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Gym Shorts: The Dumbbell Press

New to the dumbbell press or looking for a quick technique tutorial? Learn correct form in one short video.

How To Dumbbell Press

Gym Shorts videos provide short video demonstrations of correct form for various exercises.

Follow these steps

  • Set Up
    • Neutral grip
    • Elbows forward
    • Hand around chin height
    • Gaze straight ahead
    • Feet shoulder width apart
  • Top
    • Wrists locked in place
    • Pronated grip (palms facing out)
    • Elbows fully extended
    • Dumbbells directly over your shoulders
  • Movement
    • Rotate wrists so palms face forward on the way up
    • Way up: internal rotation & pronation
    • Rotate wrists so palms face each other on the way down
    • Way down: external rotation & supination
    • Dumbbells close to the shoulder & elbows tight to the body

What It Is

The dumbbell press is an accessory lift that mimics the barbell press, but the use of the dumbbells limits the weight and accessibility for many lifters while allowing for each arm to move independently and greater rotation at the shoulder during the execution of the movement.

This movement requires two dumbbells or (ideally) equally heavy objects that can easily be grasped, such as kettlebells or adjustable dumbbells. As an alternative, this exercise can be performed with one arm at a time if needed.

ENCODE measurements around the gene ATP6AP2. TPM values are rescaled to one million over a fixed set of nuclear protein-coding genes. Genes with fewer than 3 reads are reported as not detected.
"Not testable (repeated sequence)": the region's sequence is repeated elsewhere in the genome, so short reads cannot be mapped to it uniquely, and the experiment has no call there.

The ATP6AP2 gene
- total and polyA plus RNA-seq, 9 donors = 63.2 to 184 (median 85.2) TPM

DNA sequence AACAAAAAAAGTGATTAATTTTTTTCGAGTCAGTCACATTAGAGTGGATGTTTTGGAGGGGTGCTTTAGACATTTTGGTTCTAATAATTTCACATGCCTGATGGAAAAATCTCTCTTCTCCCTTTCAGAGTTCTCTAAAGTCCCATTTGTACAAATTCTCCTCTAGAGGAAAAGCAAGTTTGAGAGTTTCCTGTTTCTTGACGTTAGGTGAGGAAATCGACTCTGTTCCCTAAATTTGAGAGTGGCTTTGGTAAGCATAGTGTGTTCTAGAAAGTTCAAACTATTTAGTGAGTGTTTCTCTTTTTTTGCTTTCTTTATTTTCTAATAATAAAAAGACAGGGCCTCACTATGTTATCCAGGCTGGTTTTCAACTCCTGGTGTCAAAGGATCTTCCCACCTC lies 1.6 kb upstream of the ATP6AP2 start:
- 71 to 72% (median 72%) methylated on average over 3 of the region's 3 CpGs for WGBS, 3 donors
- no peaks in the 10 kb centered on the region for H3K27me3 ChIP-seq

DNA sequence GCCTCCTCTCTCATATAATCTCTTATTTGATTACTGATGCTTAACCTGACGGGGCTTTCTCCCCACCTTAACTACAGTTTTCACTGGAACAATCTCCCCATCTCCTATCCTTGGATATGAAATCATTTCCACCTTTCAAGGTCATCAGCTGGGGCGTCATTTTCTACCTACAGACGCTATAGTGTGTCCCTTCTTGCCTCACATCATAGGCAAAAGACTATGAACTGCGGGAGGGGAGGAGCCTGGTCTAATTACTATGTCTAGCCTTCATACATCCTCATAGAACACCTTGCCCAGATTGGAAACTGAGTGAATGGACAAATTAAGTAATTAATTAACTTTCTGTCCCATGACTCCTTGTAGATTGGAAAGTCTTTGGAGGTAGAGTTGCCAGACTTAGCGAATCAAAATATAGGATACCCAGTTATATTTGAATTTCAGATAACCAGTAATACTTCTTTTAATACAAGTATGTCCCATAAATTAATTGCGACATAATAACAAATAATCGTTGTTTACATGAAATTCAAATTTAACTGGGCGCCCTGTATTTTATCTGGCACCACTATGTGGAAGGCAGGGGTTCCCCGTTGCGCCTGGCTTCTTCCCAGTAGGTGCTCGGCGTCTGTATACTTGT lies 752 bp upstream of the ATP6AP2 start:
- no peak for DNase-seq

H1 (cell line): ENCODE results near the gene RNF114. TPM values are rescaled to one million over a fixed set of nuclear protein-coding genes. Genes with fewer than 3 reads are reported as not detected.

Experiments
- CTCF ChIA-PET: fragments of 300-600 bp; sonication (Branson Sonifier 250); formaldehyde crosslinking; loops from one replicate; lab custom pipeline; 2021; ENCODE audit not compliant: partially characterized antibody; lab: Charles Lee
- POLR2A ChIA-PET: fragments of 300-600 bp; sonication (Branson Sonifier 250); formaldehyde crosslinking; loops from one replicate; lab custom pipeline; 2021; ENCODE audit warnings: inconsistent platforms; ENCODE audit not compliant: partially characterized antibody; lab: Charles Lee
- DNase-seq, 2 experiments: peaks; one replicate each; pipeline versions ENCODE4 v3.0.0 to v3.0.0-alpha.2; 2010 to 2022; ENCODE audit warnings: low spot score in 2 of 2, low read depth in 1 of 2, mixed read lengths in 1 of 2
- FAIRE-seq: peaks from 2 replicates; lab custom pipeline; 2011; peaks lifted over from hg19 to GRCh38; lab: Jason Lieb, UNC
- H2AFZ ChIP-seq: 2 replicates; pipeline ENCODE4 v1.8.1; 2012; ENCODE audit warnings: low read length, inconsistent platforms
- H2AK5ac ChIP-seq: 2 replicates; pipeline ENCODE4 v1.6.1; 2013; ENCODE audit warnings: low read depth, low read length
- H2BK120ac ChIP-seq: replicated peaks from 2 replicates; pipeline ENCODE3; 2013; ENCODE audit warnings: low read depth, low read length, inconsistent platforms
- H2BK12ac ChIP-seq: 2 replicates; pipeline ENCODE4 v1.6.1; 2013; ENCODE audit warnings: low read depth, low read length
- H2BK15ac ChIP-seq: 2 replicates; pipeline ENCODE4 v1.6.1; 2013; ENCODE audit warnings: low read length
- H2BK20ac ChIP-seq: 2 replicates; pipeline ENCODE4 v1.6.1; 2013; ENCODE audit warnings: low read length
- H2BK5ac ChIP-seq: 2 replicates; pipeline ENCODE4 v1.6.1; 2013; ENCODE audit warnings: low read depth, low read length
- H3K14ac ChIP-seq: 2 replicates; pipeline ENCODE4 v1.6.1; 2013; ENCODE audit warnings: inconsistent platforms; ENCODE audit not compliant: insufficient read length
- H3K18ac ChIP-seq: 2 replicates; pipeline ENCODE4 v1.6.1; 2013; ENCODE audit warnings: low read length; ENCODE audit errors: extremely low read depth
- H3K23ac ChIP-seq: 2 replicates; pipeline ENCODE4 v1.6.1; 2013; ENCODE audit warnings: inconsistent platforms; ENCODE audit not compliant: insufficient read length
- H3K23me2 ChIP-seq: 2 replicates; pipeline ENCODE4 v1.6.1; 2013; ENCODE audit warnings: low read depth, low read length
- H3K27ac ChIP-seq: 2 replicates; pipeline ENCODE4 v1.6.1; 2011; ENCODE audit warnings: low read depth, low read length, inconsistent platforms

During the concentric portion of the movement, we internally rotate the shoulders, pronate the forearms, and twist the dumbbell so the palms face forward at the top. During the eccentric portion of the movement, we externally rotate the shoulders, supinate the forearms, and twist the dumbbells so the palms face each other in the bottom.

Programming

Unless a lifter does not have access to a barbell (for example, training in a hotel gym or prevented from training in a public gym) we tend to program these as an accessory lift to provide additional stress for the press and the muscles that contribute to the press (triceps, deltoids, and pectoralis major, primarily).

We tend to program these for advanced athletes who both have access to dumbbells and want to build muscle to enable greater strength for the muscles that contribute to the barbell bench press (or–maybe–who simply want to get more jacked).

Because it’s hard to perform these at high intensities, we recommend programming higher rep sets: 2-5 x 6-15.

These are generally performed near the end of the workout, after the bigger barbell movements have been performed, and they can be performed in a circuit or in a superset with other exercises.

If you’re advanced athlete looking to build your press (or the muscle that contribute to the bench press) consider adding the dumbbell bench press to your program.

Click HERE for an in-depth video on the barbell overhead press and HERE to learn more about the muscles used in the press.

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